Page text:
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Archive for “Conservatives” news
Dick Morris predicted Romney would win in a "landslide," winning 325 electoral votes. (He won 206.) He was named "Worst Pundit of 2012" by PunditTracker, after making only 6 out of 30 correct predictions in 2012. And he was fired from Fox News, where accuracy is not always a precondition for employment. Now, he's heading over to 1210 WPHT where he'll replace Michael Smerconish, who's leaving for satellite radio. If Smerconish thought talk radio was "too old, too white, too male, and too angry" before, well...Morris will host daily from 2-6 p.m., beginning April 15th, the day Smerconish leaves. He made
More evidence that Chris Christie will never be president as long as he remains Republican: The New Jersey governor wasn't invited to CPAC, an annual gathering of the nation's top conservatives. "On the one hand, it spares Christie — who’s running for reelection in a blue state — the agita of having to make an appearance that Democrats would use against him in 2013. On the other, it underscores that some conservatives still are angry over the post-Sandy performance, as well as his tongue-lashing of House Speaker John Boehner for tabling a bill to provide storm aid." Maybe, but those
Like many liberals, I felt there was one appropriate response when I heard that Fox News ratings had plummeted to their lowest levels in 12 years:HahahahahhahahahahahahAHAHAHAHAHAHAHAHAHAHAHAHahahahah! WOOOOOO!Or something like that. Schadenfreude’s an ugly emotion—and Fox News isn’t going anywhere—but sometimes the best thing in the world is to see your rival stumble and bump his nose on the door frame. It can enrich the soul on occasion.There are probably two big reasons that Fox News is losing viewers. One of them is kind of incidental, and won’t last forever. But the second requires everyone’s attention.The first: Nobody likes a loser.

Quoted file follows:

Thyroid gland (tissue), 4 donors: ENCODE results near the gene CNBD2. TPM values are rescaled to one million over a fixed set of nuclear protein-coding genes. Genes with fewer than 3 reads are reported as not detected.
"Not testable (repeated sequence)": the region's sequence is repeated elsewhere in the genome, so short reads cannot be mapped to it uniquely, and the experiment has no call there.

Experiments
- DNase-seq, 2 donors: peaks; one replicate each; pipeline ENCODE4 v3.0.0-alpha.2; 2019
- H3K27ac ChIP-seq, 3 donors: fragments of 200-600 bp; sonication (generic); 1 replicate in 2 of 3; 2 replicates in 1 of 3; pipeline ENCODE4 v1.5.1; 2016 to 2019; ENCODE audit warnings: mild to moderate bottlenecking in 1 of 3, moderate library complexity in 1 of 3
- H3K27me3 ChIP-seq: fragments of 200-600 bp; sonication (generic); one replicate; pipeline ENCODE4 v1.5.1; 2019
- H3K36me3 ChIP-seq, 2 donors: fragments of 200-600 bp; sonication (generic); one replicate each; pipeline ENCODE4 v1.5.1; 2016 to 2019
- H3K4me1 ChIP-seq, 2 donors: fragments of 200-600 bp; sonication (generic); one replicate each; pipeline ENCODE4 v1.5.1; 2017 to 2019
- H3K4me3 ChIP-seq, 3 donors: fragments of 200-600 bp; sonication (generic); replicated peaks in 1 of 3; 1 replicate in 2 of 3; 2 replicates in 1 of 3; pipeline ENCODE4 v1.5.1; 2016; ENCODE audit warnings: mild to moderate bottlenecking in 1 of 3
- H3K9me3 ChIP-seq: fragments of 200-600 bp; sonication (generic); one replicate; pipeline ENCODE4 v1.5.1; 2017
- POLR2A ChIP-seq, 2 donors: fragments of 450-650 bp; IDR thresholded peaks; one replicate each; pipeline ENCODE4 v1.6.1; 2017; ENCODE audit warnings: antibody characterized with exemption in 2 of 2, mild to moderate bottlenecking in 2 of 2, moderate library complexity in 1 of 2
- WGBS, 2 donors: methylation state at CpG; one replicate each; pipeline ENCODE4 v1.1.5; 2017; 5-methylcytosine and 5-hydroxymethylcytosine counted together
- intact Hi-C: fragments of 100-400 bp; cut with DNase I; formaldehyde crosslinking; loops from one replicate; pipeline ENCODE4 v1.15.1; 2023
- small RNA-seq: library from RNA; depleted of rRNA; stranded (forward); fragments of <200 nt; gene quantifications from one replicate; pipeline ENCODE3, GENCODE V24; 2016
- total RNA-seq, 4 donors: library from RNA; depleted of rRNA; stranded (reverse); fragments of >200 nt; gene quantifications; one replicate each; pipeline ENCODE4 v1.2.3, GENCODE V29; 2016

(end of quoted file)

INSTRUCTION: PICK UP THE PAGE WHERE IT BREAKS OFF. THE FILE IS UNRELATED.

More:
On the face of things, it feels just a little too easy to equate today’s Republican Party with a bunch of over-entitled frat boys. Sure, George W. Bush spent most of a decade doing his level best to seal the connection in our minds with his famed ability to keep even close associates in their place by giving them passive-aggressively bullying nicknames like “Turd Blossom,” and sure, it’s easy to look at campus organizations filled mostly with smug, privileged white guys and guess how they’ll end up voting, but still, it’s all just a little too easy, right? The cheapest
Just when you thought the National Constitution Center was getting too edgy with their Prohibition exhibit, they've decided to scale things down to PBS-volume again. On February 4th, Rolling Stone author Al Gore will crash the NCC to protest Article II, Section I of the Constitution. Ha! No, actually, he'll be there to hawk a new book, The Future: Six Drivers of Global Change. Insert lame 'inventing the internet' joke here. [Philebrity]